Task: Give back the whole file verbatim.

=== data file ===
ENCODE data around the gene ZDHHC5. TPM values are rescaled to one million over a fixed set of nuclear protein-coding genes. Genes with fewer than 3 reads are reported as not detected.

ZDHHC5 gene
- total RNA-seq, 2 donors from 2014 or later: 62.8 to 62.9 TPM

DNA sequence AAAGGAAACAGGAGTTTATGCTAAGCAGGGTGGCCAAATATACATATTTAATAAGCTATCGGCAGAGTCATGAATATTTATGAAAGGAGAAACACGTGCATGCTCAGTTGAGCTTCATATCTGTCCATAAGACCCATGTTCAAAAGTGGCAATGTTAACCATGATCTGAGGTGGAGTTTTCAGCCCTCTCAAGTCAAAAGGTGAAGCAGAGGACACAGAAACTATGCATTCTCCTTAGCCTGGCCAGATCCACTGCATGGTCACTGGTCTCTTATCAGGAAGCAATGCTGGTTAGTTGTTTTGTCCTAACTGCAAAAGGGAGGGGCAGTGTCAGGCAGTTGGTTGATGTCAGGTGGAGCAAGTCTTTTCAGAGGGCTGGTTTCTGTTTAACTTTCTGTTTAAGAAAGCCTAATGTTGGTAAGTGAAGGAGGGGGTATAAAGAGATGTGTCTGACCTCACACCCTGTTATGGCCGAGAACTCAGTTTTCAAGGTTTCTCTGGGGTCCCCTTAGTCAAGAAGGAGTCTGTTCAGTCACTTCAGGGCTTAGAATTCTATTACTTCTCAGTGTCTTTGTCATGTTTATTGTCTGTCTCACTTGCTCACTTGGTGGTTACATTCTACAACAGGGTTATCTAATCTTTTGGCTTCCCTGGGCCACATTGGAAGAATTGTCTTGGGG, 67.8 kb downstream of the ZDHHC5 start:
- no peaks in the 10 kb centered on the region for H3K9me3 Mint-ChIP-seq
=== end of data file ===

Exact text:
ENCODE data around the gene ZDHHC5. TPM values are rescaled to one million over a fixed set of nuclear protein-coding genes. Genes with fewer than 3 reads are reported as not detected.

ZDHHC5 gene
- total RNA-seq, 2 donors from 2014 or later: 62.8 to 62.9 TPM

DNA sequence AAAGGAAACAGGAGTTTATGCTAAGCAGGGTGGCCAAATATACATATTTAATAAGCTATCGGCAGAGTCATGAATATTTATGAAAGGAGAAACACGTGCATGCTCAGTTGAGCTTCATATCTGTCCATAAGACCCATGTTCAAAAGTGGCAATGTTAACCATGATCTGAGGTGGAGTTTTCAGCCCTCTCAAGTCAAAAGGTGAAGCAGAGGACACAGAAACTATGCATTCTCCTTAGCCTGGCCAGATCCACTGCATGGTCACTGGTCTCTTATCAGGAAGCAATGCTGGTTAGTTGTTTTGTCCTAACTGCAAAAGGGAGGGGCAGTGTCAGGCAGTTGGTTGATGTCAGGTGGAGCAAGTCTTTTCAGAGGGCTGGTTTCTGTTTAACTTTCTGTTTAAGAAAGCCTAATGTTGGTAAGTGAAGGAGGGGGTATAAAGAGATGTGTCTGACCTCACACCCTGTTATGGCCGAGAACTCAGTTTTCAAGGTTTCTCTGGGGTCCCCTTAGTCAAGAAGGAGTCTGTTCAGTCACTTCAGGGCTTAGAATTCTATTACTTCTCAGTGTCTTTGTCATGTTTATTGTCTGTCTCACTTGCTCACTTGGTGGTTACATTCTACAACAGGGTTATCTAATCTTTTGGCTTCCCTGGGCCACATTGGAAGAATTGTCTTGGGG, 67.8 kb downstream of the ZDHHC5 start:
- no peaks in the 10 kb centered on the region for H3K9me3 Mint-ChIP-seq